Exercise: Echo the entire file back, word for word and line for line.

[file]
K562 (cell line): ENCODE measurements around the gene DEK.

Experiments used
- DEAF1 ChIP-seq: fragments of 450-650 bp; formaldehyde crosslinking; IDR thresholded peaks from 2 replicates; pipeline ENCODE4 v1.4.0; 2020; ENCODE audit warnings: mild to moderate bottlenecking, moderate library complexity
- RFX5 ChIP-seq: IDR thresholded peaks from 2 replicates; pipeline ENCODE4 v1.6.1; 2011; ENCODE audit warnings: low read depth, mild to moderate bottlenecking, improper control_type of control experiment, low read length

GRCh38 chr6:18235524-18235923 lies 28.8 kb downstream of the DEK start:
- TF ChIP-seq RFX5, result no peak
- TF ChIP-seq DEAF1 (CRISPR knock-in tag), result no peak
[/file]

K562 (cell line): ENCODE measurements around the gene DEK.

Experiments used
- DEAF1 ChIP-seq: fragments of 450-650 bp; formaldehyde crosslinking; IDR thresholded peaks from 2 replicates; pipeline ENCODE4 v1.4.0; 2020; ENCODE audit warnings: mild to moderate bottlenecking, moderate library complexity
- RFX5 ChIP-seq: IDR thresholded peaks from 2 replicates; pipeline ENCODE4 v1.6.1; 2011; ENCODE audit warnings: low read depth, mild to moderate bottlenecking, improper control_type of control experiment, low read length

GRCh38 chr6:18235524-18235923 lies 28.8 kb downstream of the DEK start:
- TF ChIP-seq RFX5, result no peak
- TF ChIP-seq DEAF1 (CRISPR knock-in tag), result no peak